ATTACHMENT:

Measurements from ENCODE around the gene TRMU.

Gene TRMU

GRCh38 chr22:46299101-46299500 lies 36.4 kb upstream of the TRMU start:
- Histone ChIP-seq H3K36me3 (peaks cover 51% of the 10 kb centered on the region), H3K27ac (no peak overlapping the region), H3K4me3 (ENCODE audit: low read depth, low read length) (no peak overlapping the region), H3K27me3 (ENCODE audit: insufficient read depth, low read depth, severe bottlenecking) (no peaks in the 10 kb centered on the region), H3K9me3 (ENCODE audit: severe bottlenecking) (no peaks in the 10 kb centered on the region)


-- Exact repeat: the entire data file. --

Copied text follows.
Measurements from ENCODE around the gene TRMU.

Gene TRMU

GRCh38 chr22:46299101-46299500 lies 36.4 kb upstream of the TRMU start:
- Histone ChIP-seq H3K36me3 (peaks cover 51% of the 10 kb centered on the region), H3K27ac (no peak overlapping the region), H3K4me3 (ENCODE audit: low read depth, low read length) (no peak overlapping the region), H3K27me3 (ENCODE audit: insufficient read depth, low read depth, severe bottlenecking) (no peaks in the 10 kb centered on the region), H3K9me3 (ENCODE audit: severe bottlenecking) (no peaks in the 10 kb centered on the region)